There are many answers to the question of why life is worth living, but they all presuppose that good lives are sensuously enjoyable. Time seems to stand still in the moment when we enjoy food and drink, peaceful, laughing relationships with friends, or lay quietly, allowing the beauty of nature and human creations to unfold before us. Embodied Humanism: Toward Solidarity and Sensuous Enjoyment explores ways that enjoyment is also political. The history of political struggle is a history of fighting back against silencing, hunger, and violent domination, but also fighting for social peace, need-satisfaction, voice, and democratic power. Tracing the values of embodied humanism across history and across cultures and identities, the book finds a more comprehensive universal humanist ethic around which old and emerging struggles can be unified. Ultimately, Jeff Noonan argues, these struggles can be directed towards creating institutional structure and individual dispositions that will secure the social conditions in which our capacities for receptive openness and delight are satisfied for each and all.
Jeff Noonan is professor of philosophy at the University of Windsor.
Introduction: Humanity, Struggle, and the Sensuous Enjoyment of Life
Chapter 1: Why Posthumanism?
Chapter 2: Life Under the Sun: Ancient Poetic and Philosophical Insights
into the Goods of Earthly Life
Chapter 3: The Renaissance and Humanity’s Place in the Order of Things
Chapter 4: The Enlightenment and the Deployment of Reason as a Critical Weapon
Chapter 5: The Social Conditions for the Universal Enjoyment of Life
Chapter 6: Responsibility and the Pleasures of Social Individuals
About the Author
In this masterful book, Jeff Noonan shows how an embodied humanism, founded on universal life-values emanating from human needs enables a solidarity for both the oppressed and the planet, capable of promoting the life range of humanity as a whole. Building on a vast range of scholarship, he argues meticulously and persuasively that the sensuous enjoyment of life avoids the pitfalls of egoistic hedonism because of the dynamic relationship between the self-determining, social individual and reality. Noonan demonstrates how a renewed humanism that recognizes the body as the source of all experience can provide answers to some of the central issues of our time. For the courage and intellectual mastery realized in its pages, this book deserves to be read and studied carefully by all those interested in a philosophical outlook that provides hope for our world.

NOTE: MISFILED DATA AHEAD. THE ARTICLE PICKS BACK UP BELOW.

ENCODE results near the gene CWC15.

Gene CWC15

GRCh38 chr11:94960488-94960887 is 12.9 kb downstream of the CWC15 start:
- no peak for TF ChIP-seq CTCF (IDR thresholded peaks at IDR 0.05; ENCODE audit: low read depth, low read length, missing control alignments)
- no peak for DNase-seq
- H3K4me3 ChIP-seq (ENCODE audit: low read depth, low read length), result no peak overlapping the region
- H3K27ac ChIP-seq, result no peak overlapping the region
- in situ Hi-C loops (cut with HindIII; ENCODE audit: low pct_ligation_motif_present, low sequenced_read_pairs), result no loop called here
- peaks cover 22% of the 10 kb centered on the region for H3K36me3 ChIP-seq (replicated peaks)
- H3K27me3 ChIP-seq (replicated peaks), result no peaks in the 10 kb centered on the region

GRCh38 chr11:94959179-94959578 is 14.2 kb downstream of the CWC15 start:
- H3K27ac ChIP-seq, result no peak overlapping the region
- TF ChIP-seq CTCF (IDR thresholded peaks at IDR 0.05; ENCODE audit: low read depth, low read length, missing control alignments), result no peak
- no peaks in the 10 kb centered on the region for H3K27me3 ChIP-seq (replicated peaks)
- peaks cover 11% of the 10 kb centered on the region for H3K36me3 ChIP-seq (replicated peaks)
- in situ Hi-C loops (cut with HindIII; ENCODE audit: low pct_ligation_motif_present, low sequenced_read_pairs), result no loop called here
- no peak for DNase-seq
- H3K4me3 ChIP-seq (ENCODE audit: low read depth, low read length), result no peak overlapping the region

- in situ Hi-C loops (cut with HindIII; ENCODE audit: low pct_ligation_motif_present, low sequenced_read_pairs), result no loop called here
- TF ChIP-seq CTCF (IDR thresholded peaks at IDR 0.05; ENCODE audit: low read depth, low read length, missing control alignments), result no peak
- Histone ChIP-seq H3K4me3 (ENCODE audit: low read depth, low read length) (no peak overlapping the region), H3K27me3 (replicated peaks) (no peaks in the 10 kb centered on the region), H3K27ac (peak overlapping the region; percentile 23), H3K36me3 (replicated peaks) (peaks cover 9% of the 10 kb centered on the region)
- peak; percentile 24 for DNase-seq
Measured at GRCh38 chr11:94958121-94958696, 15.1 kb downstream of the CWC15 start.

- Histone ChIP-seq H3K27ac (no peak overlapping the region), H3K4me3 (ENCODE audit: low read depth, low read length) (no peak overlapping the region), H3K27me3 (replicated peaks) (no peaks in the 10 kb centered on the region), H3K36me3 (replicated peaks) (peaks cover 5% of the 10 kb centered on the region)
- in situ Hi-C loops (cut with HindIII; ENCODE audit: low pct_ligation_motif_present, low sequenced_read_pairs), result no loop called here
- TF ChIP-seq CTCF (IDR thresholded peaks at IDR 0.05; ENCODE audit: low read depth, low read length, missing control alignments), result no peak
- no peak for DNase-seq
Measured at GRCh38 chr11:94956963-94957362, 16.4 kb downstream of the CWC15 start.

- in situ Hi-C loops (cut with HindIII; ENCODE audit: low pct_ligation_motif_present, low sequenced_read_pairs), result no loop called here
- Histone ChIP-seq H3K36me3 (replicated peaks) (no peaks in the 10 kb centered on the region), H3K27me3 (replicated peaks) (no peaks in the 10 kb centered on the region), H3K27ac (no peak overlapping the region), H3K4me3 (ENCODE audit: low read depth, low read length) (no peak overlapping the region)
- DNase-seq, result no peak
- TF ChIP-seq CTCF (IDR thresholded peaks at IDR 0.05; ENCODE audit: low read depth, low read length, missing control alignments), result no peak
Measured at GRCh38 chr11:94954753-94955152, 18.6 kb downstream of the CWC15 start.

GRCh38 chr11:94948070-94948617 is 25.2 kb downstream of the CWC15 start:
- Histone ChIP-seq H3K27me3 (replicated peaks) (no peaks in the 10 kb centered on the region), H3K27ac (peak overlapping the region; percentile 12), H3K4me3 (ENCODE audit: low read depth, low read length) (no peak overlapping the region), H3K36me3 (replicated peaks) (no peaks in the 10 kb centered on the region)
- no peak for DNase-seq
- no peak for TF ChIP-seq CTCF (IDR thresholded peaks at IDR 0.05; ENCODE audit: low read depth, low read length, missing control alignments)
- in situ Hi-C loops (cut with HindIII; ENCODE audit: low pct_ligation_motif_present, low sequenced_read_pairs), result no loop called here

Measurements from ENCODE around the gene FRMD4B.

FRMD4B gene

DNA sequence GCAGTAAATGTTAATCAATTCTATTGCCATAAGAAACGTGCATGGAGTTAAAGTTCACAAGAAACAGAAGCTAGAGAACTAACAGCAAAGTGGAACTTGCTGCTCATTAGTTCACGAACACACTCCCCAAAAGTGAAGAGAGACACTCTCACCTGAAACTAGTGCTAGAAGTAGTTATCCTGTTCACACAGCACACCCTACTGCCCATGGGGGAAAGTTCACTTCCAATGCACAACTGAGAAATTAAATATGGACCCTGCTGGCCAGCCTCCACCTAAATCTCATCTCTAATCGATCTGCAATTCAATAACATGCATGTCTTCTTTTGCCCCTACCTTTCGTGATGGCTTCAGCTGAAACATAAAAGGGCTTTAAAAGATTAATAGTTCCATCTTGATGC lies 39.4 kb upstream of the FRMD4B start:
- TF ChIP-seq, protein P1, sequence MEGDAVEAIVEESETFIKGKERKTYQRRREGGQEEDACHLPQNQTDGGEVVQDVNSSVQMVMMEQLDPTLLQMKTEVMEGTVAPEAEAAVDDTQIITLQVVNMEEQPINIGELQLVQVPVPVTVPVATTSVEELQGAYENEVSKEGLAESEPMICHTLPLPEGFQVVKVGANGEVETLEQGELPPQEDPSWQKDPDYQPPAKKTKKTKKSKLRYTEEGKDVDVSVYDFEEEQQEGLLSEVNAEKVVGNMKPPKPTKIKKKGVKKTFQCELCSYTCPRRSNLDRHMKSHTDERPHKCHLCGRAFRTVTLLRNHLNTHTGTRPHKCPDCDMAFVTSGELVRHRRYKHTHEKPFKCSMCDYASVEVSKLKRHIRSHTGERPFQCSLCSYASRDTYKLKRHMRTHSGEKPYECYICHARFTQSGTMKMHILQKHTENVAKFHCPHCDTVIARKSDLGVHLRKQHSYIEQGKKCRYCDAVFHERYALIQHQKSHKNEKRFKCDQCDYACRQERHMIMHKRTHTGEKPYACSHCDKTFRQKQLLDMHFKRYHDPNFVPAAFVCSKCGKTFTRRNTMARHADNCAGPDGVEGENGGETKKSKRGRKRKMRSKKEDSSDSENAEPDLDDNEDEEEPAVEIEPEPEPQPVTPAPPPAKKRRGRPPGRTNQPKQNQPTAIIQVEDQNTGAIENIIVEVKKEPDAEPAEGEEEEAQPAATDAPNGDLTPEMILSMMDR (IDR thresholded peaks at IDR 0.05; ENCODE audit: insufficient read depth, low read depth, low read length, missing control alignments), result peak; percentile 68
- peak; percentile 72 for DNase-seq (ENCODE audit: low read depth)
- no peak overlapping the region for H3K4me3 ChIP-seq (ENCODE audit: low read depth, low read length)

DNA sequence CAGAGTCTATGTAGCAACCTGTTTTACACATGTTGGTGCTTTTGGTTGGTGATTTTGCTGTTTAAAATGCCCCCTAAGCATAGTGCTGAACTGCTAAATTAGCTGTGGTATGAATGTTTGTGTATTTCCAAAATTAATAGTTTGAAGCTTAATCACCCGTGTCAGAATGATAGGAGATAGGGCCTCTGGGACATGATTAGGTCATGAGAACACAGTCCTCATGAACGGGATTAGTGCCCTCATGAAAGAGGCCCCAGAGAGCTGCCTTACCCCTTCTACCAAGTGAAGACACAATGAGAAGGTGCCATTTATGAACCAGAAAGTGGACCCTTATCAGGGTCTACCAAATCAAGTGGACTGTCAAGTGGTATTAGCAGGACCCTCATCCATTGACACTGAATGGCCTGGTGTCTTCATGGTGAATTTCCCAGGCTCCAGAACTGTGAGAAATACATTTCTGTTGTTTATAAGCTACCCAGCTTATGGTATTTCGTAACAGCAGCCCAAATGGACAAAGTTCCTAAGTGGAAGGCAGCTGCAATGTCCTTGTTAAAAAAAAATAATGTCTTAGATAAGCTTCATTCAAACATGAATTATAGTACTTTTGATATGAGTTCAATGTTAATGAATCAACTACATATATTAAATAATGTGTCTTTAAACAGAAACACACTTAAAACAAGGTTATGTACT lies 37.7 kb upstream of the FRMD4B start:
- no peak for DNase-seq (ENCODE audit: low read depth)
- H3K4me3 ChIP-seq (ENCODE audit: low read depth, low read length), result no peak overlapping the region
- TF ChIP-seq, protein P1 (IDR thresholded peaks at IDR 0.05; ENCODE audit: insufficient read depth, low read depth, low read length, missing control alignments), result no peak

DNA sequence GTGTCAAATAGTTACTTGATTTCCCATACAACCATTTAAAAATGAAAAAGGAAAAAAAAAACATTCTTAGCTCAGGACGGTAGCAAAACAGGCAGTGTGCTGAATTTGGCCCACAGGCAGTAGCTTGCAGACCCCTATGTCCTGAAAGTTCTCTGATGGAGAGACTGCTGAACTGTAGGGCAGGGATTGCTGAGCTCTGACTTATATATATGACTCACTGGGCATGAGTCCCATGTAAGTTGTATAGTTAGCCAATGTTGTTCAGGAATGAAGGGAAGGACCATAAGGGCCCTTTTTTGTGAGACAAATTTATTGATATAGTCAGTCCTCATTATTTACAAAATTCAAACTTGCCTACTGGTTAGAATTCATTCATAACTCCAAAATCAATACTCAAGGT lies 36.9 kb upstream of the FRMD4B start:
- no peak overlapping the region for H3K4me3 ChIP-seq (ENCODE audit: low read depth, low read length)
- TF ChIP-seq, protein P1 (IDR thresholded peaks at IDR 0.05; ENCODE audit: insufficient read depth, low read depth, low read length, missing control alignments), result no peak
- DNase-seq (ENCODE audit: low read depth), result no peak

In his characteristically clear, conversant and captivating style, Professor Noonan adds a deep- and far-reaching new chapter to his theoretically well-established and academically well-known materialist, democratic, life-asserting philosophical ethics. By so doing, Professor Noonan offers his readers yet another praiseworthy opportunity for engaging with, and reflecting upon, that ground-breaking life-value onto-axiology which he has been so instrumental in developing over the past twenty-five years, i.e., since its inception by the late Professor John McMurtry, to whom this book is dedicated. Intriguingly, while heaping epistemic, socio-historical and moral doubts on the otherworldly myths and aspirations of humankind, who suffered so much and so often because of totems and taboos, Noonan’s main argument captures one of the essential elements of the Christian prayer par excellence, which recites: “Give us this day our daily bread and forgive us our trespasses as we forgive those who trespass against us; and lead us not into temptation, but deliver us from evil.” Without meeting people’s truly vital needs for meaningful survival, effective self-direction, collaborative sociality and peaceful growth, and chasing instead the fetishes of competitive self-affirmation and greed, no real lasting human good will ever be realised in a concrete and comprehensive way here on Earth.